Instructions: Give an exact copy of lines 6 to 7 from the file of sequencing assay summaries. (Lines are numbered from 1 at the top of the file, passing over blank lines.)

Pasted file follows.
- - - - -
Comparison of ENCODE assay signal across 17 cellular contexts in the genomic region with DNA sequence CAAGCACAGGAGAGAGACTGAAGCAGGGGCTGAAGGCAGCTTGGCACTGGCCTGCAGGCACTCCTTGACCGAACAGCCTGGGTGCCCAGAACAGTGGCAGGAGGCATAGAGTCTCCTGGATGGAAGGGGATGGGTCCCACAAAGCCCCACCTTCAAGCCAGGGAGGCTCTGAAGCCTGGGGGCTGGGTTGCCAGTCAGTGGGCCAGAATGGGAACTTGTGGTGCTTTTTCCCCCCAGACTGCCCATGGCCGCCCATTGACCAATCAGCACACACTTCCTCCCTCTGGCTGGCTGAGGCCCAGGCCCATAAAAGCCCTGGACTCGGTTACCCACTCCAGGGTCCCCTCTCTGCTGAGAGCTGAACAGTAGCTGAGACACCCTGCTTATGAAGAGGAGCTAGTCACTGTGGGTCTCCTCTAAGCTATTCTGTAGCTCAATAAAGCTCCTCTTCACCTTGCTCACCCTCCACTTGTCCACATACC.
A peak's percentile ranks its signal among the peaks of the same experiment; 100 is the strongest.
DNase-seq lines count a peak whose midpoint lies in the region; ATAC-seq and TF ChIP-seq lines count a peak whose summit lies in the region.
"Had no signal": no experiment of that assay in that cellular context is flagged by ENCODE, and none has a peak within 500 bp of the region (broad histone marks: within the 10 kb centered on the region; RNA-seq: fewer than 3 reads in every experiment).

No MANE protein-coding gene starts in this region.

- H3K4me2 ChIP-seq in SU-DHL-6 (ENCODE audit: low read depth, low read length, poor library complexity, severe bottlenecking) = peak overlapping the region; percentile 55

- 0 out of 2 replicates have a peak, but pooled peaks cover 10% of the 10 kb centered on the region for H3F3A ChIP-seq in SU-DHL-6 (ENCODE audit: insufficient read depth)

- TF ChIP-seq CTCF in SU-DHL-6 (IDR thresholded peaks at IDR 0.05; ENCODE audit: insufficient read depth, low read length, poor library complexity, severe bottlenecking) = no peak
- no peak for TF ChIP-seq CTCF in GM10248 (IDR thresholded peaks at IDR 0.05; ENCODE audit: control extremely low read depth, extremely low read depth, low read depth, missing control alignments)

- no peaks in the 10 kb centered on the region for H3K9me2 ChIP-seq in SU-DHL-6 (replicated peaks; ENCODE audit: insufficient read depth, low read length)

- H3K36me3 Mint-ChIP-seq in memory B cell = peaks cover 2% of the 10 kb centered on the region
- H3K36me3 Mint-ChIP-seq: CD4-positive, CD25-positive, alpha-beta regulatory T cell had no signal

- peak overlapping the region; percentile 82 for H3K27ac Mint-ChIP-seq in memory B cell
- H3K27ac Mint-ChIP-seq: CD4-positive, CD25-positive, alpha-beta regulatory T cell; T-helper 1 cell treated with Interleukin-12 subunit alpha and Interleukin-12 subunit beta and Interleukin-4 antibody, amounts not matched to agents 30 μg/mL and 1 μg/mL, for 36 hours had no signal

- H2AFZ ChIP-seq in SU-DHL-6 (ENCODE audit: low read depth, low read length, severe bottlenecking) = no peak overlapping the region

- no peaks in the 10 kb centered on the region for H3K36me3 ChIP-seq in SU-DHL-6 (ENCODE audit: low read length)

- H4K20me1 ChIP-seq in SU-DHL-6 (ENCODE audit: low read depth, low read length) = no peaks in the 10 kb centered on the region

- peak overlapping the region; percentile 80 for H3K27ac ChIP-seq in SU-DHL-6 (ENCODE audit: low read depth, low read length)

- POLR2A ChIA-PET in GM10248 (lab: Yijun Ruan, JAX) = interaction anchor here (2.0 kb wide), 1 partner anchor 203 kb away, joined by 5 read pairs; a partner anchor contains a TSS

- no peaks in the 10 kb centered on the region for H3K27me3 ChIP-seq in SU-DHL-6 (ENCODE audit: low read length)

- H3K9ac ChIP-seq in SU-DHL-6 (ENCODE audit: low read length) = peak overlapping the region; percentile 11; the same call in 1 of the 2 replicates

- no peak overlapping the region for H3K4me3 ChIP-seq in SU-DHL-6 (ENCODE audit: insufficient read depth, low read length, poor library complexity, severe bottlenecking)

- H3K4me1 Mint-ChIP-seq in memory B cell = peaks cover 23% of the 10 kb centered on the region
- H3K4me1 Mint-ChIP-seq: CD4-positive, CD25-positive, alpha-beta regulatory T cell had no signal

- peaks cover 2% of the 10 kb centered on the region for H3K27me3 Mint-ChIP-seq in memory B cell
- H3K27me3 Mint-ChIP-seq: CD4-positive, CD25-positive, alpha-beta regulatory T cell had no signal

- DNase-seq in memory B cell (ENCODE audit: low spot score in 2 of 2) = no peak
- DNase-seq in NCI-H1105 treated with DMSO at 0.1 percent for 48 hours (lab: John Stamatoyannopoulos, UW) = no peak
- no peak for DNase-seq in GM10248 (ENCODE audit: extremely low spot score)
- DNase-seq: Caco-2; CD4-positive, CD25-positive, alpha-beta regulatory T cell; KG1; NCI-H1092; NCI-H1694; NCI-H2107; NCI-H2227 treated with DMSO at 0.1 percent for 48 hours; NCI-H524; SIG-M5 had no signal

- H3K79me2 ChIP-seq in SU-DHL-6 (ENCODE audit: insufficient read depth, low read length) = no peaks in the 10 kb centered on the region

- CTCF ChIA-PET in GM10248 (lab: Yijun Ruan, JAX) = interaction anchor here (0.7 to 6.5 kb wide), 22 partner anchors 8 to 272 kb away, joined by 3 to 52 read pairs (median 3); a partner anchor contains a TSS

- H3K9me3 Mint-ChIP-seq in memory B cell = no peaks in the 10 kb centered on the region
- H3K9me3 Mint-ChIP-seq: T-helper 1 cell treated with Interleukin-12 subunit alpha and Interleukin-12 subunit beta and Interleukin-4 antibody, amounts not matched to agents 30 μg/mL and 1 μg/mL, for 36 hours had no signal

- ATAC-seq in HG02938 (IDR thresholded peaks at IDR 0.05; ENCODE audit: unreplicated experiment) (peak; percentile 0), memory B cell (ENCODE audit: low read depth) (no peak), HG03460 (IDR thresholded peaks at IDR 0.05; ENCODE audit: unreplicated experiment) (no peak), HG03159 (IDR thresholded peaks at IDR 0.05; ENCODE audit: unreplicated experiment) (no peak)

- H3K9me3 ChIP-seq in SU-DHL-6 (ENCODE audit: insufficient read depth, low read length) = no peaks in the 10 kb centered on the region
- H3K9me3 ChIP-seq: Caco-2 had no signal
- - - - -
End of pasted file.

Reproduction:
- H3K4me2 ChIP-seq in SU-DHL-6 (ENCODE audit: low read depth, low read length, poor library complexity, severe bottlenecking) = peak overlapping the region; percentile 55

- 0 out of 2 replicates have a peak, but pooled peaks cover 10% of the 10 kb centered on the region for H3F3A ChIP-seq in SU-DHL-6 (ENCODE audit: insufficient read depth)